5.  Why do you think you are a writer?

Because I can’t not be.

When you wake up at three in the morning and can’t go back to sleep until you’ve written down 100 or 200 or 300 words that woke you up out of a sound sleep, you’re probably a writer.

Whether I’m a good one or not I have no idea…

but I am a writer.

Tell us about the excerpt you’ve contributed.

It’s the opening to my novel ‘Gimcrack Princes’. It sets up the story, so hopefully it’s pretty self-explanatory.

Excerpt: Gimcrack Princes

The curtains pulled back and there they all were. Behind the glass they looked to me like some get-together I couldn’t be part of, you know like when you see a bunch of guys playing basketball on the courts at sunset and you want to join in but you know you ain’t welcome. Don’t know how I looked to them. Prolly not too good, strapped into the electric chair and sweaty and ain’t had a shower in a week.

There’s some in Godspeed would prolly say it was bound to happen. Cause the Lafontainess had always been unlucky, long as most people in Godspeed could remember, anyways. Going back years they whispered about us, and us holed up in our big old house like rabbits hiding from a hawk.

Time was, though, things was different. Real different. Older folks, folks like Fletcher’s daddy and Livvy Ann’s grandmother, remembered when Will Lafontaine, that’s my father, and his wife Emily had a big future ahead. Will’d been goin around singing in the clubs in Atlanta and Memphis, and people liked him a lot – girls, especially – and mother was young and pretty, and ‘married well’, which is what they say if you’re poor and married up and they like you. If they don’t like you, well, they say somethin else. They was about to have a baby, and everything looked to be perfect. And then there was all that money. Oh, yeah, we was rich. Rich as Croesus, granddaddy used to say.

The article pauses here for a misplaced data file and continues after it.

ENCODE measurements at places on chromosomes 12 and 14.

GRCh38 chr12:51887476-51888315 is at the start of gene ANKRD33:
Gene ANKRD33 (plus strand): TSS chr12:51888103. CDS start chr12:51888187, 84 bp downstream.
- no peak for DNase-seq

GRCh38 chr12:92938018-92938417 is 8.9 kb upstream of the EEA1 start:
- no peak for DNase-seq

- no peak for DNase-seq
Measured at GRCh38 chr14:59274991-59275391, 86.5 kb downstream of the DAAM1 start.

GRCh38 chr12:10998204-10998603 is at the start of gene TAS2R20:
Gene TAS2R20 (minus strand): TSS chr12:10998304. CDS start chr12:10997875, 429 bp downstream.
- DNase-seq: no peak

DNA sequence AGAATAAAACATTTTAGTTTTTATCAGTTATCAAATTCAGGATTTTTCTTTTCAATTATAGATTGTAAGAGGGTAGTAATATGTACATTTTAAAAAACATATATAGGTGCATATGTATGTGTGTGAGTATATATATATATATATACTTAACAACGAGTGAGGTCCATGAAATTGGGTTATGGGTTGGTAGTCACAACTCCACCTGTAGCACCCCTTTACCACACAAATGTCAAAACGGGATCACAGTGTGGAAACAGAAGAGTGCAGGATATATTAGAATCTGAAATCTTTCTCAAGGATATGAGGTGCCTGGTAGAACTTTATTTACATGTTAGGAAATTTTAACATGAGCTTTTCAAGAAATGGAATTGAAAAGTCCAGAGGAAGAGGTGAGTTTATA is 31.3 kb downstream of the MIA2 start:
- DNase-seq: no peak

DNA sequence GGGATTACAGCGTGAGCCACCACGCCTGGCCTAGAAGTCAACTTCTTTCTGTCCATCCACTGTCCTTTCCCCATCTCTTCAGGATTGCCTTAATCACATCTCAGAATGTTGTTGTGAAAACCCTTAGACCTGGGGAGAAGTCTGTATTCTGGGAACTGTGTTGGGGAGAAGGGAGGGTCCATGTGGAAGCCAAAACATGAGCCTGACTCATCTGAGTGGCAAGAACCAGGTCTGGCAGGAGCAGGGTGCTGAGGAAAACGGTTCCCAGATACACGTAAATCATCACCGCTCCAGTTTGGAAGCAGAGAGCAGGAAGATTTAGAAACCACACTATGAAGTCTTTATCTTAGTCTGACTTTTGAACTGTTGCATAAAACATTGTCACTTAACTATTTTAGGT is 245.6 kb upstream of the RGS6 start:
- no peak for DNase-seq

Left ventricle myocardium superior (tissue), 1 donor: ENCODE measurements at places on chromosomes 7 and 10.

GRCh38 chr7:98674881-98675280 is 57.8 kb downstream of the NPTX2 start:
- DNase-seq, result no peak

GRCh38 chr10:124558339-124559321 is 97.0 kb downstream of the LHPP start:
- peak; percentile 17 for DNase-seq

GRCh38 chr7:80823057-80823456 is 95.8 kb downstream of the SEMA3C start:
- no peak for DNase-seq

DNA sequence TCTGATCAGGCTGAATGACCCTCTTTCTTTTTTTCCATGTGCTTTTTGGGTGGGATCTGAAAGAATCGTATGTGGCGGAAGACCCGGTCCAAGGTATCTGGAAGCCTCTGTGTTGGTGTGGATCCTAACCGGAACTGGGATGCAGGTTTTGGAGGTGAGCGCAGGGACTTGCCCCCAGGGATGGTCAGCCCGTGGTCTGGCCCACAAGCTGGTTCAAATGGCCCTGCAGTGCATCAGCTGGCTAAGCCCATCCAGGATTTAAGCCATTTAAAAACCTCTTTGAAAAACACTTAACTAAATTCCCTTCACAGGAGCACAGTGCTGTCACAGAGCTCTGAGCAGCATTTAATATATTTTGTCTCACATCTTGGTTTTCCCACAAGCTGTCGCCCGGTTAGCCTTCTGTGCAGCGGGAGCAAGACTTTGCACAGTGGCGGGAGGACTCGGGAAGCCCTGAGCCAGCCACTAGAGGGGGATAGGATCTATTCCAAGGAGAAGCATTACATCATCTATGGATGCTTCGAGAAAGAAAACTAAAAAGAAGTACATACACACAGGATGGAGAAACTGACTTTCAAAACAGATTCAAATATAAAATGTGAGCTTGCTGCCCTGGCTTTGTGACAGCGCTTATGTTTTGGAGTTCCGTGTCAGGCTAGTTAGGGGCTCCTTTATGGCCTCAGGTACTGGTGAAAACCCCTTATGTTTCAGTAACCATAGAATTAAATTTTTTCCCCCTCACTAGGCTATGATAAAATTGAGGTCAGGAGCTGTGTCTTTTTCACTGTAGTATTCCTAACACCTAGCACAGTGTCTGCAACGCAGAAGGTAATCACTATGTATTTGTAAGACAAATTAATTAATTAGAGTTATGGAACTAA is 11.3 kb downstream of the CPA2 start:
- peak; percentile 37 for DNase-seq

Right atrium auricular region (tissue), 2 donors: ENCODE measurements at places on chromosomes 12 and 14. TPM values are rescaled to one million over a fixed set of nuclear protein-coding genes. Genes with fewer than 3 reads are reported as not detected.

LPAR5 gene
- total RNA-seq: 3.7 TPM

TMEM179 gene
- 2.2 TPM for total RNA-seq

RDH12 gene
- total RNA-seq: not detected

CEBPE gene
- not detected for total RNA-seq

Then things changed. Overnight. Nobody knew why. All they knew was, one day, Will walked into this dive bar on the river and started drinkin, drank till nightfall. He stayed drunk pretty much permanent then, and far as anybody knew never sang another note.

I tried to hold onto the money but I couldn’t. Only thing I did manage to keep was the big house. Us, too, for awhile. It wasn’t easy. Ain’t much work for a retard, but I found enough to keep us goin.

Stories about us went from house to house, flicked between neighbor kids like marbles: that us idiot Lafontaine kids were the way we were cause Will and Emily were really brother and sister, or that we was messed up cause of that drug they give to pregnant women in them days.